|Photo by Steve Wagner|
For several years now, CPT has produced this holiday favorite. The Santaland Diaries is one of the most produced plays in America, and has consistently been for over a decade, so much so that American Theatre magazine has stopped including it in their annual list of most-produced plays.
Actors who have played the role in Cleveland include Ray Caspio, Kevin Joseph Kelly and (for Bad Epitaph) Curtis D. Proctor.
I was excited to have been asked. So, I have spent the past several weeks rehearsing with director Eric Schmeidl, who played the role of "Crumpet the Elf" himself for CPT three years ago. I love working with Eric, who has previously directed me in The Velocity of Autumn at Beck Center, and Night Bloomers for Dobama.
When I first announced the production and my place in it on Facebook the other day, I was delighted by the strong and happy response. I was inspired to put out a call for questions, because folks were so curious about my finally playing Crumpet the Elf. Here are my responses.
Q: Explain the juxtaposition of tragedy and comedy in this this line; "Today a child told Santa Ken that he wanted his dead father back and a complete set of Teenage Mutant Ninja Turtles. Everyone wants those turtles."
A: Actually, Donald, I think the line speaks for itself. The line you should be asking about is; "I am a thirty-three year-old man applying for a job as an elf," and how exactly I am going to play that when I am certainly long past thirty-three.
For this production, and in fact when Eric himself performed the role in 2014, there is a set piece which makes it clear this play takes place in the past -- 1989, to be exact -- and that we are treating it as a memory play.
When first produced in Cleveland at Bad Epitaph Theatre in 1999, we tried updating the couple line. The boy wanted Pokemon cards. When I directed the show at Beck Center in 2002 the boy wanted a "SpongeBob SquarePants BackPack. Everybody loves SpongeBob."
You have to admit, "Everybody loves SpongeBob," is a funny thing to say. But now we leave the line as is.
Q: Have you seen David Sedaris in person and what did you think?
A: Good question, David. Sedaris read at the Ohio Theatre in 2000 when he was promoting his collection of essays "Me Talk Pretty One Day." He was on a certain medication and at one point had to ask the audience if it was all right to take a much needed pee-break, and we all thought that was fine.
Q: What's your favorite emoticon?
Q: Reflect on being a writer who creates and performs autobiographical one-person shows performing another writer's autobiographical one-person shows.
A: Insightful query, Phil. Yes, I have written and performed my own solo shows, "I Hate This" and "And Then You Die." Standing on stage and talking for an hour without interruption is not unfamiliar to me. Those who are close me are no doubt aware that sitting in bars and talking for an hour without interruption is also not unfamiliar to me.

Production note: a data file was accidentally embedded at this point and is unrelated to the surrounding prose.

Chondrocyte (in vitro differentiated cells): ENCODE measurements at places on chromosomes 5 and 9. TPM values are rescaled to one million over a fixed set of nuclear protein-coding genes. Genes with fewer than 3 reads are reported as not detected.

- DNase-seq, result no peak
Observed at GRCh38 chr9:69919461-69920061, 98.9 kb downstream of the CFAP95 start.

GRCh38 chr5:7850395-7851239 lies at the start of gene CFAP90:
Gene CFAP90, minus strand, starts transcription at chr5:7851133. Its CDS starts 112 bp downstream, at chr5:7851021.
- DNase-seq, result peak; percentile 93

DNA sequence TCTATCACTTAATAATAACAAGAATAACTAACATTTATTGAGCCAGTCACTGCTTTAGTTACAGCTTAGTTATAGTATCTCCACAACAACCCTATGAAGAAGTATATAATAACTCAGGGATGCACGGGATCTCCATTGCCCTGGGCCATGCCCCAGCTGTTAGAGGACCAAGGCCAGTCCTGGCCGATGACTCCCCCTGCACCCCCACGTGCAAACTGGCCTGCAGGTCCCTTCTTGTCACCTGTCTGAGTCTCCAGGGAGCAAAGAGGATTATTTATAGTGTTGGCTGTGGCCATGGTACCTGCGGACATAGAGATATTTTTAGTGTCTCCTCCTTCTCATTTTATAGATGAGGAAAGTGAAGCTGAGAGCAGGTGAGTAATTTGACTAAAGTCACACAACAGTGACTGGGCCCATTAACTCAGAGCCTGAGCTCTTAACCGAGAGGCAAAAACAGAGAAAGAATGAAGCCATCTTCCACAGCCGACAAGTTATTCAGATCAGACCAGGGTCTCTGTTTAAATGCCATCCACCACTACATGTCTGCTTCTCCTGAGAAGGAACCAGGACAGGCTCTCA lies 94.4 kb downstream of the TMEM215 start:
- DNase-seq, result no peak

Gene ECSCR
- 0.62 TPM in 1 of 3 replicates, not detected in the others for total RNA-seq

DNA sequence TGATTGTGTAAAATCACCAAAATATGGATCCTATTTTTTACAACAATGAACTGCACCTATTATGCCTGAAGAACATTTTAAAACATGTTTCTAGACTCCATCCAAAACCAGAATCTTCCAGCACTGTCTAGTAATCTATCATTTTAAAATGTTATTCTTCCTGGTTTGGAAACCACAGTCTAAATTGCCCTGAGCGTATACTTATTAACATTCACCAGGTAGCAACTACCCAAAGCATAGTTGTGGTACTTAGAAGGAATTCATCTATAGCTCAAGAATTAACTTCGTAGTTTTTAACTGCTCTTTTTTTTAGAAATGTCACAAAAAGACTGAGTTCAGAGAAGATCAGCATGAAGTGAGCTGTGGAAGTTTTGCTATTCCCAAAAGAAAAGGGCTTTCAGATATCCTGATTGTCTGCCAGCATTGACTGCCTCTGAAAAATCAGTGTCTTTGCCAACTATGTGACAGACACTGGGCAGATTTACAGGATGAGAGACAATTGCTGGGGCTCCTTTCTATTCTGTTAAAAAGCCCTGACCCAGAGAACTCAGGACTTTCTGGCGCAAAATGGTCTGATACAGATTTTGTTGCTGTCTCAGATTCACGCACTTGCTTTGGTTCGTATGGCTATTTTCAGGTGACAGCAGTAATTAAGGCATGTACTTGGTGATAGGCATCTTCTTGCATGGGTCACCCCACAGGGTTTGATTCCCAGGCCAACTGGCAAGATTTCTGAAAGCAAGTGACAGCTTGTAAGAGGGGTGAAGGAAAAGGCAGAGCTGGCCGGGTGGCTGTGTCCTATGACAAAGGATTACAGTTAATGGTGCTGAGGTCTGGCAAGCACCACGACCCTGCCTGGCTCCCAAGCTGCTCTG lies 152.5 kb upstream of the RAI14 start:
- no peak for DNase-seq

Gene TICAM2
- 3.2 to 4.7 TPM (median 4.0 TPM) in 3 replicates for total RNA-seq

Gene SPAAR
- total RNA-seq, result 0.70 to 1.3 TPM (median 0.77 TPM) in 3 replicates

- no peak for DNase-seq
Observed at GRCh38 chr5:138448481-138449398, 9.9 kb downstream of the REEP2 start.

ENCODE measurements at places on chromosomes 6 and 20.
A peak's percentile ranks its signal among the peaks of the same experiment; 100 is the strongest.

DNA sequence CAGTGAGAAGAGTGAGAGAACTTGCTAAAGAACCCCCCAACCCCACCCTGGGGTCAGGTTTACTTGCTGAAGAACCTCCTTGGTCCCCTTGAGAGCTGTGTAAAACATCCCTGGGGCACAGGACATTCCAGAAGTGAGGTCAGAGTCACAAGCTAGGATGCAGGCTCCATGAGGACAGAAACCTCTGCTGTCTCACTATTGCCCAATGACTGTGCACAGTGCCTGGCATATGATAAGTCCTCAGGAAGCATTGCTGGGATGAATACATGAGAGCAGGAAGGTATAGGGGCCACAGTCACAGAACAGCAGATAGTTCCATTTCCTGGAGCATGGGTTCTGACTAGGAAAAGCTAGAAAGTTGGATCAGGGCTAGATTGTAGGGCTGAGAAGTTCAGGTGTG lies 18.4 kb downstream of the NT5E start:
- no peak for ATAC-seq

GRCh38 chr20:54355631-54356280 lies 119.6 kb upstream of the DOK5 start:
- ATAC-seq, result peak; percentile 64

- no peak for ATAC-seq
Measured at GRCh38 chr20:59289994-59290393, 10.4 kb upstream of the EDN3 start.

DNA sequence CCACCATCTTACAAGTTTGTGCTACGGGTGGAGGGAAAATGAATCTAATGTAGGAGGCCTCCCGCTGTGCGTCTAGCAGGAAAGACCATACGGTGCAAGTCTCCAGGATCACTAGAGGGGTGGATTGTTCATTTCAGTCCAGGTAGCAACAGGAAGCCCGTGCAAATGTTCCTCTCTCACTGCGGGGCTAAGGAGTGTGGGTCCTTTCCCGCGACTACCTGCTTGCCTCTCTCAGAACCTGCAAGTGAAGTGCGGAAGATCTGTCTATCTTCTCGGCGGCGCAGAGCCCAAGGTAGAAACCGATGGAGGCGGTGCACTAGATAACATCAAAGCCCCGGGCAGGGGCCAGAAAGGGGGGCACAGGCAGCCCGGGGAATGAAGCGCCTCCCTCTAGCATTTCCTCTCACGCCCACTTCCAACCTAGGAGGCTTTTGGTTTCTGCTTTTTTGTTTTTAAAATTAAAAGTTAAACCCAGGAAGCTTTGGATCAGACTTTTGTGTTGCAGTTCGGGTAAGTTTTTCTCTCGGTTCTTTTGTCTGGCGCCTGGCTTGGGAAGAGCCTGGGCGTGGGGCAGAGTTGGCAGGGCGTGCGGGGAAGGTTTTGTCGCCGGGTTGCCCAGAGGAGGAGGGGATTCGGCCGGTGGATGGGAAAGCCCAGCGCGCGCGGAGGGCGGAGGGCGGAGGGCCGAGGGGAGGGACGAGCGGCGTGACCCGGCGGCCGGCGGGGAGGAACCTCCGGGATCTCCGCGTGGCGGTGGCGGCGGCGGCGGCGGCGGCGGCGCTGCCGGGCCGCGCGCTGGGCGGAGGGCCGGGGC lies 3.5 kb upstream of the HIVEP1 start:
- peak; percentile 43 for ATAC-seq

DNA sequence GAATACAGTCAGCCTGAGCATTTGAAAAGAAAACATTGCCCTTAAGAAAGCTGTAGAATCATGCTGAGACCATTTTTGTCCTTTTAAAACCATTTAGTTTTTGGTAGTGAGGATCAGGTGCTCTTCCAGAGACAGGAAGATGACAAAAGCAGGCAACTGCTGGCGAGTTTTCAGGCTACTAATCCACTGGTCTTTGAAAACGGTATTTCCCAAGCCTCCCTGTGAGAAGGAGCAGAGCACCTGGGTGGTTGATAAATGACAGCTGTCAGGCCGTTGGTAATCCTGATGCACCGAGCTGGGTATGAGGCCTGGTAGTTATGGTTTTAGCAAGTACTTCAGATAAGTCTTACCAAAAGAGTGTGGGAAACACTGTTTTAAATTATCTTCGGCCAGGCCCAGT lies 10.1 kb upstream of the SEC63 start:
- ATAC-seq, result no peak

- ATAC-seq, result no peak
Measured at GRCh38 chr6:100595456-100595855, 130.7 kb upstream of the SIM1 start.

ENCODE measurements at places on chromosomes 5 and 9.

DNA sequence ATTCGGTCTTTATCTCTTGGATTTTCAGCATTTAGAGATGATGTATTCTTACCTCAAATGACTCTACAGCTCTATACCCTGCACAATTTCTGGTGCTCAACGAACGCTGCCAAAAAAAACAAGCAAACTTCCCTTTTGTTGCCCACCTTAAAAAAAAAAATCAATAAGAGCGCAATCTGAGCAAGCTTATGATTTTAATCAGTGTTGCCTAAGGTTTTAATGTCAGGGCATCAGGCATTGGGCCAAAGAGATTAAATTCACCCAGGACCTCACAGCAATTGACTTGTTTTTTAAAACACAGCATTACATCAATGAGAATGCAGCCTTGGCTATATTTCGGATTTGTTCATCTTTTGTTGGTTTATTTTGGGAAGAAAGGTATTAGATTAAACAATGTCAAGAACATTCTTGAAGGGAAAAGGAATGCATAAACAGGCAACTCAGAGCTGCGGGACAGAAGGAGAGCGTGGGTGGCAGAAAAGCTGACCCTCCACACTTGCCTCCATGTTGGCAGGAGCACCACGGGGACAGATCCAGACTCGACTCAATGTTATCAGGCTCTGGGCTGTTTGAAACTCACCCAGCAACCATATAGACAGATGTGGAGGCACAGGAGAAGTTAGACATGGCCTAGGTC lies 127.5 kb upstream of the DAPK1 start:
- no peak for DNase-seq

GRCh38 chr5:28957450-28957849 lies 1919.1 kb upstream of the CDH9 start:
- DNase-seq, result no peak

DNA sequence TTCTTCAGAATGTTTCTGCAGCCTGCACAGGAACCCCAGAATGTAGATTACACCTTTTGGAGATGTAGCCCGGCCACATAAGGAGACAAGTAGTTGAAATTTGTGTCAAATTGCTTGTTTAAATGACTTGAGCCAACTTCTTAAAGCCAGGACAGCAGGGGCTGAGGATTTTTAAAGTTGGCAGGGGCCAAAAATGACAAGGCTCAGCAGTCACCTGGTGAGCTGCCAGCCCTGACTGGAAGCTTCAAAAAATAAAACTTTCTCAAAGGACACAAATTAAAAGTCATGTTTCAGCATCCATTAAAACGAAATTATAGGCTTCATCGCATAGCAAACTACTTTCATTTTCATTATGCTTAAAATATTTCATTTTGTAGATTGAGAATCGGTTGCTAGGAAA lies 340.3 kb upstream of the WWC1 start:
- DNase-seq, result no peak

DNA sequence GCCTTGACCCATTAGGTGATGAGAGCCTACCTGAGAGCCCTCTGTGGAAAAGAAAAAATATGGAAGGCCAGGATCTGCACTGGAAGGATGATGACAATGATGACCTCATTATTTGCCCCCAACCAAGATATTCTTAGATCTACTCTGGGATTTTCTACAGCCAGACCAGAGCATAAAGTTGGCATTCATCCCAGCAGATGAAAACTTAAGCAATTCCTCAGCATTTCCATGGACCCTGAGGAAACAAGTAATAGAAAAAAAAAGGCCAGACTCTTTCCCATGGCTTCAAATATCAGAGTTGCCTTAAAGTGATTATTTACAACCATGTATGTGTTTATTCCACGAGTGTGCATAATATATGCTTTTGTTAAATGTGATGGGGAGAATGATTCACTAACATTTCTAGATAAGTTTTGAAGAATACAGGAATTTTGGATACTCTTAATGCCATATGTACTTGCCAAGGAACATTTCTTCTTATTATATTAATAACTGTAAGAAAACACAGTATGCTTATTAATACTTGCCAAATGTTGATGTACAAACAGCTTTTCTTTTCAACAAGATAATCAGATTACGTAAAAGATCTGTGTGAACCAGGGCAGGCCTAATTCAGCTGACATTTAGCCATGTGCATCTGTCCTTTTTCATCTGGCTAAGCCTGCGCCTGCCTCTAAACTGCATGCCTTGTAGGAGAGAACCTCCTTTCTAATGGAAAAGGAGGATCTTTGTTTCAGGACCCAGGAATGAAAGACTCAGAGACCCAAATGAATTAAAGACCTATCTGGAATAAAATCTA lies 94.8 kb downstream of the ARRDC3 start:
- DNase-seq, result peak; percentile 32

It is perhaps because of these stage experiences that, while I had a few concerns about whether to accept the offer, actually being able to perform the piece wasn't one of them. I have at least that much ego.
Performing someone else's story, especially one as lighthearted as this, is particularly liberating. I just need to say the words and it's funny. Sedaris is really good that way. But it is also a thrill channeling my own feelings through the words. I don't have to play a character. Just as with those other solo plays, I still get to be myself.
Q: Compare and contrast your Crumpet with Eric Schmiedl's Crumpet. I'm assuming you have seen Eric Schmiedl's Crumpet, yes?
Q: How did you levitate that box (see photo)?
A: Well, Carolyn, how do you know that box is not slowly floating down into my loving arms, like a drunken cherub?
Q: Have you ever actually worked in a retail store during the holiday season?
A: Thanks for asking, Nina, though your use of the word "actually" makes me a little defensive.
I am happy to report that almost every Christmas season since 1991, I have been employed by one theater company or another. This means my holiday contributions to society have included productions like "Stealing Christmas" (Karamu 1991), "The Wayward Angel" (Bad Epitaph 2000), "Adventures In Slumberland" (Talespinner Children's Theatre, 2013), educational programs surrounding Great Lakes Theater's annual production of "A Christmas Carol" and that Yuletide favorite, "Simpatico" by Sam Shepard (Dobama Theatre, 1995).
However, during my college years I had several holiday jobs in mail rooms, wholesale outlet stores, performing data entry, and packaging and labeling volatile chemicals. I have also had my turn as a server at several restaurants, but have never "actually" worked retail during the holiday season.
Q: What's with the knickers?
A: Yes, Halle. The knickers are satiny and very comfortable.
A: The Outcalt Theatre at Playhouse Square, 1407 Euclid Avenue in Cleveland, Susan! See you there!
(Many thanks to Blayne, Bob, Carolyn, David, Donald, Halle, Nina, Phil, and Susan for all the great questions!)
Cleveland Public Theatre presents "The Santaland Diaries" at the Outcalt Theatre in Playhouse Square, December 6 - 17, 2017